A Tiny Rabbit Pacemaker That Charges Wirelessly
The technique could soon power implants in humans.
Scientists have implanted a tiny pacemaker in a rabbit and wirelessly powered it to regulate the animal’s heart beat. It’s the first time such a device has been powered this way in a living animal, suggesting that the same technique could run pacemakers or other devices in humans. This would be huge, because now pacemakers and other devices have to be removed and re-installed when they run out of batteries, involving risky surgeries.
Without needing bulky batteries, the devices could also become much smaller–the size of a grain of rice, as in the case of this pacemaker. It’s further described in a video below from Stanford University, where study author Ada Poon hails.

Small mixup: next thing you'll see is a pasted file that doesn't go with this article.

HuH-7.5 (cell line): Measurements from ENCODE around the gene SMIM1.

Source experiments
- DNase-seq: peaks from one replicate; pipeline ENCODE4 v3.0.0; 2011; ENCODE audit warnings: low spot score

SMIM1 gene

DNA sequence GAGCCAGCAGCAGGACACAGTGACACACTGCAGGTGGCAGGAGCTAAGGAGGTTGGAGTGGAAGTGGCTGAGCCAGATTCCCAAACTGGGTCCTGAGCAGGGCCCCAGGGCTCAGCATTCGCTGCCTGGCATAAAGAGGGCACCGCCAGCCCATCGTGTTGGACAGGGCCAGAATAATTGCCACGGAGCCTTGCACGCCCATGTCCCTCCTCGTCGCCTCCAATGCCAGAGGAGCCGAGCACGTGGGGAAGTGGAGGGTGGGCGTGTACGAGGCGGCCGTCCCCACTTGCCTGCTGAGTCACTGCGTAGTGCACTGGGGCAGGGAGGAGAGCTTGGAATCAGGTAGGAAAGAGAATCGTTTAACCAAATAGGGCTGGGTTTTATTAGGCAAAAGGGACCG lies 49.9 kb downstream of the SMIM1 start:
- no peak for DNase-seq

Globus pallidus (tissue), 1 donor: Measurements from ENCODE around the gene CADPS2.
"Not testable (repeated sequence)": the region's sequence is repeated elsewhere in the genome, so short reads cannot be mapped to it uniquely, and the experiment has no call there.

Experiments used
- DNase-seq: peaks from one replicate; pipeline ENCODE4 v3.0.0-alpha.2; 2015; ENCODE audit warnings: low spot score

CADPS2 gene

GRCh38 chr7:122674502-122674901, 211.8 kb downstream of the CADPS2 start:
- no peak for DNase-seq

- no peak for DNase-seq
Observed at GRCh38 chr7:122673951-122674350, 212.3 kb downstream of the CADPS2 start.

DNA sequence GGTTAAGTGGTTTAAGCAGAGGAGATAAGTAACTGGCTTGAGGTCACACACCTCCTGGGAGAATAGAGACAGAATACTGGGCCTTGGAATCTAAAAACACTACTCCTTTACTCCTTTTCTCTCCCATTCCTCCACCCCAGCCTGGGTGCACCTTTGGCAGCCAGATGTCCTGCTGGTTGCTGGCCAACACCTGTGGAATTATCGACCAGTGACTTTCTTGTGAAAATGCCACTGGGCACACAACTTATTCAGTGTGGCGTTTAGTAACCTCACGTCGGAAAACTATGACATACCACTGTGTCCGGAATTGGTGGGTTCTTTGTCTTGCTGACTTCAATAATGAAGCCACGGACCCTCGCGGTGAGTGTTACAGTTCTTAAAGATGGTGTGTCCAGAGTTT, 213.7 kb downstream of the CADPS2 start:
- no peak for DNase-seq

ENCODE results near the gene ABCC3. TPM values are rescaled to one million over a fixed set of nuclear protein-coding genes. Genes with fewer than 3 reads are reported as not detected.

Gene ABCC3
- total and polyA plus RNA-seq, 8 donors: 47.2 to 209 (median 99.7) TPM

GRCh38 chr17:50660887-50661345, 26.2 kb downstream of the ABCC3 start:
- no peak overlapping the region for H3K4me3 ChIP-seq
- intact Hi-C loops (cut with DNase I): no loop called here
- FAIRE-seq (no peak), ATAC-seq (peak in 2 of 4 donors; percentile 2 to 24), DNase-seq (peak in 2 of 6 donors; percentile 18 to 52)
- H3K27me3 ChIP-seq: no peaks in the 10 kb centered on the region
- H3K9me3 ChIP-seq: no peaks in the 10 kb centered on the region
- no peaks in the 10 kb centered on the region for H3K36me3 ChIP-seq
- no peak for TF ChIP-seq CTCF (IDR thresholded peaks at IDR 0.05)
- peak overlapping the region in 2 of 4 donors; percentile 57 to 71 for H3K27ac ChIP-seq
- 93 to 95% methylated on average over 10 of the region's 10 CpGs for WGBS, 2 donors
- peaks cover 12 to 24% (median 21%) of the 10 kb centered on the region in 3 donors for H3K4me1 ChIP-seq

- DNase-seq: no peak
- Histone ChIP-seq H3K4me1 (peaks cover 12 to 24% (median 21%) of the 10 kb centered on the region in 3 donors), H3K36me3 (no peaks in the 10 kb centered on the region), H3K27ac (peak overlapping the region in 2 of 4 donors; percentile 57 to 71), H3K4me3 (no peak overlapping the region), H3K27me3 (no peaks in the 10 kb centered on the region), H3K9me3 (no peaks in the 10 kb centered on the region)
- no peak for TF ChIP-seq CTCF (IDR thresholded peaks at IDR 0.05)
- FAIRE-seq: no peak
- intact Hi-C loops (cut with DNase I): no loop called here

The pacemaker was powered by a cellphone battery within a metal plate, held about an inch above the animal’s chest. It works by inducing power, with electromagnetic waves, in an energy harvesting coil in the pacemaker, as New Scientist explains:
It remains to be seen if this would be feasible or healthy for larger devices (which would presumably require more powerful transmitters), or for use in humans, although the scientists claim the electromagnetic waves don’t harm the animals–and they are bullish about human applications in the near future.